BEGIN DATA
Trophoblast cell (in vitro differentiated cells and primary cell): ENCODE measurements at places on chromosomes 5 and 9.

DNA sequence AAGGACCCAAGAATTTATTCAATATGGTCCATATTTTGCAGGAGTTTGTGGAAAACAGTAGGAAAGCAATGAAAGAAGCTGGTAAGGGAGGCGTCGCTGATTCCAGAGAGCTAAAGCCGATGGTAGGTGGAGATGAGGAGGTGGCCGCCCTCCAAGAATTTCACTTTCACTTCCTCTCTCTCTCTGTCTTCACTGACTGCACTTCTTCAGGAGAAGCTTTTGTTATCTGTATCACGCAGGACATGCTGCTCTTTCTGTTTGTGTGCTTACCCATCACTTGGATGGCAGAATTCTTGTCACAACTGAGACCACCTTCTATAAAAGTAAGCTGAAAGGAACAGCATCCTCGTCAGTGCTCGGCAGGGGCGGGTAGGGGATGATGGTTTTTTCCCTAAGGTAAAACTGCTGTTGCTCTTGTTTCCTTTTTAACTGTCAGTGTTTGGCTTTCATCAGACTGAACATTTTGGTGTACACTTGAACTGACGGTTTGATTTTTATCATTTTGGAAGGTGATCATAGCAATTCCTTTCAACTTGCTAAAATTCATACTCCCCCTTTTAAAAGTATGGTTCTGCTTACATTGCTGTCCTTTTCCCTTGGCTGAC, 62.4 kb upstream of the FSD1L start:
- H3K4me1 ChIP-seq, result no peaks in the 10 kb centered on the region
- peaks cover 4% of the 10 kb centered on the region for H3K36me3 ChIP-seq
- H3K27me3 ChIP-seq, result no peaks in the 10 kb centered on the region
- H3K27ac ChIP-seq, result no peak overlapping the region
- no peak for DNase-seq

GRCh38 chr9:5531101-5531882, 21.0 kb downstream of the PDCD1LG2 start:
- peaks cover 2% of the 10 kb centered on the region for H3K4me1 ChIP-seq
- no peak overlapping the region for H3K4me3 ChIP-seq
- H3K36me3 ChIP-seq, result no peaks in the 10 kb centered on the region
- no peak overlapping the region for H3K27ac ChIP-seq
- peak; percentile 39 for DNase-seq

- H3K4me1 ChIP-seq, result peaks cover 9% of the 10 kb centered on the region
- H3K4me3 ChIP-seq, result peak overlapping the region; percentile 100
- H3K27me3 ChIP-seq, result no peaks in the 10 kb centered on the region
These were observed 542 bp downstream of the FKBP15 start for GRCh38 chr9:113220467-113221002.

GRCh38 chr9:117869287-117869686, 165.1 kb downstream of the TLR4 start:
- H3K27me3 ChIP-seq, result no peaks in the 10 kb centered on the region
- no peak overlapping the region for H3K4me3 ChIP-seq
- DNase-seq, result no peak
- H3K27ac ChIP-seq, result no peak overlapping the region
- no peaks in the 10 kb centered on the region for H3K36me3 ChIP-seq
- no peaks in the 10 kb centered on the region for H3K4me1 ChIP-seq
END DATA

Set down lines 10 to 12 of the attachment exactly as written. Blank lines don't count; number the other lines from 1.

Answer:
- no peak overlapping the region for H3K4me3 ChIP-seq
- H3K36me3 ChIP-seq, result no peaks in the 10 kb centered on the region
- no peak overlapping the region for H3K27ac ChIP-seq